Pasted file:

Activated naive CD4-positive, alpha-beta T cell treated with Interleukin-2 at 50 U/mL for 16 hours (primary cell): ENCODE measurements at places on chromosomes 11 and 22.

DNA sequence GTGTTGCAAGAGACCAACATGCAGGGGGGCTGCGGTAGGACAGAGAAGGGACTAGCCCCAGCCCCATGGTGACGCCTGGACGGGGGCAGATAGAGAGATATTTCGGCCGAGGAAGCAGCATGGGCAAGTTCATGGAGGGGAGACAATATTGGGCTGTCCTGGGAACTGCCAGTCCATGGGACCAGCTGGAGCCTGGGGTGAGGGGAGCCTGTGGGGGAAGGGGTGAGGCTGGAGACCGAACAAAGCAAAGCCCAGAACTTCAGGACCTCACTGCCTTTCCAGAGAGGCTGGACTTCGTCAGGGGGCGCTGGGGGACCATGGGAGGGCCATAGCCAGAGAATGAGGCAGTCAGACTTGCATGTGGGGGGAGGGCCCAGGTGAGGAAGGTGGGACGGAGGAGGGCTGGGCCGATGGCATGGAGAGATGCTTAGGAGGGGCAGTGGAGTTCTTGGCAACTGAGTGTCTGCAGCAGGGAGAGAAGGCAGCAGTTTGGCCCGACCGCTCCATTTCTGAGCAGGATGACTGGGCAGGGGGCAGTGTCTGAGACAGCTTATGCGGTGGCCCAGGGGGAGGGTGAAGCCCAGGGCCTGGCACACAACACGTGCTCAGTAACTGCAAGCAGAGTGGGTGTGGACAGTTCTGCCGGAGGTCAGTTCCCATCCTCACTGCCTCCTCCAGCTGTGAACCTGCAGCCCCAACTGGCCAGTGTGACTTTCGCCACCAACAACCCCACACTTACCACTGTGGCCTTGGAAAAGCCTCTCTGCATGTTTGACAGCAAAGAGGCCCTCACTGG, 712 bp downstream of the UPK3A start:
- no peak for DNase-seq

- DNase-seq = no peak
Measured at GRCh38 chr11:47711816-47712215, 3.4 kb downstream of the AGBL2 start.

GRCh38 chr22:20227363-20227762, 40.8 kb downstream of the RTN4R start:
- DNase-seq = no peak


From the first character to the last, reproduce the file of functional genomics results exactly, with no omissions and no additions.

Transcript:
Activated naive CD4-positive, alpha-beta T cell treated with Interleukin-2 at 50 U/mL for 16 hours (primary cell): ENCODE measurements at places on chromosomes 11 and 22.

DNA sequence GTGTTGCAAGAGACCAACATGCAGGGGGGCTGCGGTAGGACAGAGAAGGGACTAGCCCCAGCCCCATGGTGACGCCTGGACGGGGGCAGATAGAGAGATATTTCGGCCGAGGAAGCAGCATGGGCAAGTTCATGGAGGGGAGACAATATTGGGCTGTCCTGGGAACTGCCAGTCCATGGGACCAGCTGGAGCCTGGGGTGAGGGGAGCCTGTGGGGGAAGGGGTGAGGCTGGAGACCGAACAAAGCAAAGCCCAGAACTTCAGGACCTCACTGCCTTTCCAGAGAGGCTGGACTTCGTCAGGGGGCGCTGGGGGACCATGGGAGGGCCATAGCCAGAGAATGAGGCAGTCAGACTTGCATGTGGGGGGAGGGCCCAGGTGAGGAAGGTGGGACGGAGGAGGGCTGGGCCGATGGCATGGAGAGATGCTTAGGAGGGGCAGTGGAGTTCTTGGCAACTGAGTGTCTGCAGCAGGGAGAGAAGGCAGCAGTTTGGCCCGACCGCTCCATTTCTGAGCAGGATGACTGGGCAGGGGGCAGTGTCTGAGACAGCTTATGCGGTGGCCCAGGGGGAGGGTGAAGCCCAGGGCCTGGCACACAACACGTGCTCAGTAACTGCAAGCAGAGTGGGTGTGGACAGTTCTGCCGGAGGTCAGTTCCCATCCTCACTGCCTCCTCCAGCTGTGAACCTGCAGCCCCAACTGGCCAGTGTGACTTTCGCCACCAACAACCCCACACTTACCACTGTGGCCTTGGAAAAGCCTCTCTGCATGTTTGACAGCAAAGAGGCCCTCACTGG, 712 bp downstream of the UPK3A start:
- no peak for DNase-seq

- DNase-seq = no peak
Measured at GRCh38 chr11:47711816-47712215, 3.4 kb downstream of the AGBL2 start.

GRCh38 chr22:20227363-20227762, 40.8 kb downstream of the RTN4R start:
- DNase-seq = no peak